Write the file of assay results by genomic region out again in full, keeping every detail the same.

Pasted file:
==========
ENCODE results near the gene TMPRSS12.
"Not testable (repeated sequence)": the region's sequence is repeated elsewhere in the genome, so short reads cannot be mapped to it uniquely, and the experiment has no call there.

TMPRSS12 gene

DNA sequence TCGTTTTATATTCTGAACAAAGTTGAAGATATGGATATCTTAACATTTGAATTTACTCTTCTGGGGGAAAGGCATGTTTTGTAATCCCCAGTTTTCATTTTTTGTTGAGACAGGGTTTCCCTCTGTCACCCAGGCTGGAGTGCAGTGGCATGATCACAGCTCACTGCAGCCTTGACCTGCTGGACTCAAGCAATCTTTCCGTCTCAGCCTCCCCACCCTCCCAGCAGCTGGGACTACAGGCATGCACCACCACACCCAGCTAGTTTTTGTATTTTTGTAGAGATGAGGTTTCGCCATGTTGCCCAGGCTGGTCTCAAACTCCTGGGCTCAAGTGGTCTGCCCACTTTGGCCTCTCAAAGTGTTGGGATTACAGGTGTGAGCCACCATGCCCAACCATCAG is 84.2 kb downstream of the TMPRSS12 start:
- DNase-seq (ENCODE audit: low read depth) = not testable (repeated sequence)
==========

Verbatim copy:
ENCODE results near the gene TMPRSS12.
"Not testable (repeated sequence)": the region's sequence is repeated elsewhere in the genome, so short reads cannot be mapped to it uniquely, and the experiment has no call there.

TMPRSS12 gene

DNA sequence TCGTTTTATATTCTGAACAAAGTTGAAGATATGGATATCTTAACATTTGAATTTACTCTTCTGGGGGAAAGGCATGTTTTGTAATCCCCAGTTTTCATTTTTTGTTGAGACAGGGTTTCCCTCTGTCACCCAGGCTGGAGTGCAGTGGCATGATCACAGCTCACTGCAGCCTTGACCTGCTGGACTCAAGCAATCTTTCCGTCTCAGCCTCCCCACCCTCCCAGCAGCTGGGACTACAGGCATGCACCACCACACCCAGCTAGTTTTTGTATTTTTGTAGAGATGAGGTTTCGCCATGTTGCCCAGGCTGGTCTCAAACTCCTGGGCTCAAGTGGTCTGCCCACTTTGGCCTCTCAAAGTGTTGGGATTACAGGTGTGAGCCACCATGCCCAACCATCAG is 84.2 kb downstream of the TMPRSS12 start:
- DNase-seq (ENCODE audit: low read depth) = not testable (repeated sequence)